Cockney Covid: is it already everywhere?

Cockney Covid: is it already everywhere?

If it’s not, we should REALLY worry

The gods have clearly decided that they’ve not done enough to us yet this year? Christmas? Pah. You develop a vaccine? Here’s a boosted version of the virus – which mutated in the same country that was the first to deploy a vaccine. Coincidence? Well, maybe.

But the facts are clear. This new variant of Covid, which first became well-established in the Thames estuary areas and their bordering districts – Cockney Covid for short, if you like – is spreading like wildfire, at rates which must potentially push NHS resources to their limit, or beyond. Remember that the first wave of the virus struck in March-April 2020, after the peak winter pressures; this wave is coming right on top of that tidal surge.

A few numbers illustrate the scale of the problem. These are all taken from the government’s Coronavirus Data website, and measure the weekly increase in cases in the seven days to 15 Dec with the seven days to 8 Dec (which is the most recent data available). Note that these are all areas recording 400+ cases per 100k per week – purple (the highest level) on the interactive map – so the increases are not statistical blips resulting from small case numbers.

Rochford +224%
Lambeth +160%
Epping Forest +149%
Lewisham +145%
Castle Point +138%
Braintree +125%

In other words, many districts across the South East and London – even where case levels were already high – are doubling in the space of a week; in some areas, like those above, are increasing considerably faster than that.

But while that’s a serious worry, it’s only half the story. If the concentration of Cockney Covid is the extreme South-East of the country, then what’s happening elsewhere is maybe even more cause for concern.

Until now, tier 3 regulations have been enough to push down case numbers of the regular form of the virus virtually everywhere; no longer. Look at these weekly changes from selected Tier 3 areas:

S Tyneside +21%
Burnley +29%
Hyndburn +37%
E Staffs +35%
Birmingham +20%

Now, obviously, those increases are much lower than those in London but the point is that they shouldn’t be increasing at all. The London / Essex numbers are from when they were in Tier 2. That Tier 3 areas were already increasing has to be massively concerning. The key question is whether this is a result of changes in behaviour or changes in the virus? And if it is changes in behaviour, is that pre-Christmas related or will it last longer. Because if it’s not the Cockney Covid having already spread, then what will the numbers look like when it does? And it will.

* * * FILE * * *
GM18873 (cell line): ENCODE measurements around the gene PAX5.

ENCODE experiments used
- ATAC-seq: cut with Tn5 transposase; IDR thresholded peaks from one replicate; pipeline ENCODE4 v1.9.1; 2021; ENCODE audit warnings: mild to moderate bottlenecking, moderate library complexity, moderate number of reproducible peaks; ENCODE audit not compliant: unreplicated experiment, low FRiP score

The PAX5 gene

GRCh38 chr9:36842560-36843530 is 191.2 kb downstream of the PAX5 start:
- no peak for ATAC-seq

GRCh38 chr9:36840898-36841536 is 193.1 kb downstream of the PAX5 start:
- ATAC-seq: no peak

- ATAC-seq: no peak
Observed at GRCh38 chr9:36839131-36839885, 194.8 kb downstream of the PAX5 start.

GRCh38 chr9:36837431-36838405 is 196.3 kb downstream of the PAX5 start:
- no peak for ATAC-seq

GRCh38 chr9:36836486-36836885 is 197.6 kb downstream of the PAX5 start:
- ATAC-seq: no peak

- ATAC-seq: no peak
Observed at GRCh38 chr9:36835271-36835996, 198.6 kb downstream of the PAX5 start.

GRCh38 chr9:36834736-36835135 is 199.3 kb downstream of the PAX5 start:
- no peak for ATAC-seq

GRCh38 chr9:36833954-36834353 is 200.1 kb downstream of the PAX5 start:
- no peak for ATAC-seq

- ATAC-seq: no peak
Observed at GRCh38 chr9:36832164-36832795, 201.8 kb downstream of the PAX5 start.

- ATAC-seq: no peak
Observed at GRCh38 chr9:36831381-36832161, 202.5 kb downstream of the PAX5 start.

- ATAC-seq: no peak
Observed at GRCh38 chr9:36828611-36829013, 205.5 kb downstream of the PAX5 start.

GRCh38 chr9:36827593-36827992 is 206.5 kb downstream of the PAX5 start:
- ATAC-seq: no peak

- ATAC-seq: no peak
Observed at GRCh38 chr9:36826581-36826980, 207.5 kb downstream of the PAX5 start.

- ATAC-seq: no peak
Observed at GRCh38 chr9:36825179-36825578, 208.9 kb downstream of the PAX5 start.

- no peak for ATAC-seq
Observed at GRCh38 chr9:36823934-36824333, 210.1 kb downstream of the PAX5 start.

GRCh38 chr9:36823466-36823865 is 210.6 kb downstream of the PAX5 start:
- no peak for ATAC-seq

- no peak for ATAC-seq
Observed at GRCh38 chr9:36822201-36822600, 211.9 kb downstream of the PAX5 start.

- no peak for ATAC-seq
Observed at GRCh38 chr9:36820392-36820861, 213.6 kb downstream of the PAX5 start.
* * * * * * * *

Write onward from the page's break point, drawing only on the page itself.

Even more badly placed is Wales, which has been mishandling the crisis since it prematurely ended its ‘circuit break’ with inadequate follow-on measures. There are only 22 Welsh districts out of 380 in the country but they include the three worst-affected in the UK, and 9 of the top 20. If this hasn’t been accelerated by the new strain – and given how long Welsh numbers have been very high and increasing, it seems reasonable to assume it hasn’t – then the prospect of what will happen when it does is ominous indeed.

Nor is it just urban areas. Almost unnoticed (or un-commented upon) is the rate at which case numbers are escalating across the South in general. Again, some week-on-week examples:

W Sussex +87%
Oxfordshire +85%
Hampshire +73%
Devon +63%
Somerset +56%
Worcs +51%
Herefordshire +44%

In fact, virtually every district in the South is experiencing a rise in rates (Cheltenham seems the sole exception, for now); many by mid-double-digits; some by more than 100%. That reduction to Tier 1 for Herefordshire looks ill-considered. Again, like the Tier 3 areas mentioned above, we need to know what’s driving this rapid acceleration.

The pictures in Scotland and N Ireland is more mixed at the moment though both have areas where cases numbers are also increasing quickly (but also, some others where they’re still falling) – or at least they did for the periods to which these stats relate; remember that most up-to-date data here is still broadly comparing what happened the week before last with the one before that.

Not for the first time, the London-based media is concentrating on the dramatic story in the capital and the commuter belt beyond, plus the international reaction to Cockney Covid. But there is a much bigger picture here – and I’m afraid it’s not pretty. The cavalry in the form of the vaccine cannot come quickly enough. Until then, it seems to me that every area across the UK – possibly excepting the Scottish isles, which need to be isolated – should be on at least Tier 3 or equivalent. Now.

In times past, such a crisis would call for a show of penitence and prayer before a loving God; or before that, an act of sacrifice to appease the more capricious Olympians or their counterparts. Even now, such acts are not futile if they’re the right ones – and sacrificing a traditional Christmas, and expectations of anything much like a normal social life for the time being, is the right one.

David Herdson

Comments are closed.